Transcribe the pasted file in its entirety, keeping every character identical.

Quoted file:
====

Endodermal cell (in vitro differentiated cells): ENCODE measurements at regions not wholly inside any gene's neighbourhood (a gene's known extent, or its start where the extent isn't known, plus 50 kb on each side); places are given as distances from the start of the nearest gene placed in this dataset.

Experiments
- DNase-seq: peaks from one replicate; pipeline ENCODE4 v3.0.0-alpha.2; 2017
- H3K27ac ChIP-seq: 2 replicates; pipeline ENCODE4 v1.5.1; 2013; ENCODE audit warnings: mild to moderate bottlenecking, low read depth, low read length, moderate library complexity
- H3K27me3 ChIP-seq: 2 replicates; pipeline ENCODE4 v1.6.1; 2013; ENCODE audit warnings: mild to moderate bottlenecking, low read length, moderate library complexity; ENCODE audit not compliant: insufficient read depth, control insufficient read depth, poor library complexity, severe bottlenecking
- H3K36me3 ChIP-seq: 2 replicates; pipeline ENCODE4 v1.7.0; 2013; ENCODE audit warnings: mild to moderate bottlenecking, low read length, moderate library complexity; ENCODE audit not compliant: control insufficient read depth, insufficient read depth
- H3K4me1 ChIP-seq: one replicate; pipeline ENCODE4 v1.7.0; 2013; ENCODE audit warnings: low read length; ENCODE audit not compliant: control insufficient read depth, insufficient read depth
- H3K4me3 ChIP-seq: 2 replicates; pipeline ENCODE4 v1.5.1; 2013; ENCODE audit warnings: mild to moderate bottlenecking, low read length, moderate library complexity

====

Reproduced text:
Endodermal cell (in vitro differentiated cells): ENCODE measurements at regions not wholly inside any gene's neighbourhood (a gene's known extent, or its start where the extent isn't known, plus 50 kb on each side); places are given as distances from the start of the nearest gene placed in this dataset.

Experiments
- DNase-seq: peaks from one replicate; pipeline ENCODE4 v3.0.0-alpha.2; 2017
- H3K27ac ChIP-seq: 2 replicates; pipeline ENCODE4 v1.5.1; 2013; ENCODE audit warnings: mild to moderate bottlenecking, low read depth, low read length, moderate library complexity
- H3K27me3 ChIP-seq: 2 replicates; pipeline ENCODE4 v1.6.1; 2013; ENCODE audit warnings: mild to moderate bottlenecking, low read length, moderate library complexity; ENCODE audit not compliant: insufficient read depth, control insufficient read depth, poor library complexity, severe bottlenecking
- H3K36me3 ChIP-seq: 2 replicates; pipeline ENCODE4 v1.7.0; 2013; ENCODE audit warnings: mild to moderate bottlenecking, low read length, moderate library complexity; ENCODE audit not compliant: control insufficient read depth, insufficient read depth
- H3K4me1 ChIP-seq: one replicate; pipeline ENCODE4 v1.7.0; 2013; ENCODE audit warnings: low read length; ENCODE audit not compliant: control insufficient read depth, insufficient read depth
- H3K4me3 ChIP-seq: 2 replicates; pipeline ENCODE4 v1.5.1; 2013; ENCODE audit warnings: mild to moderate bottlenecking, low read length, moderate library complexity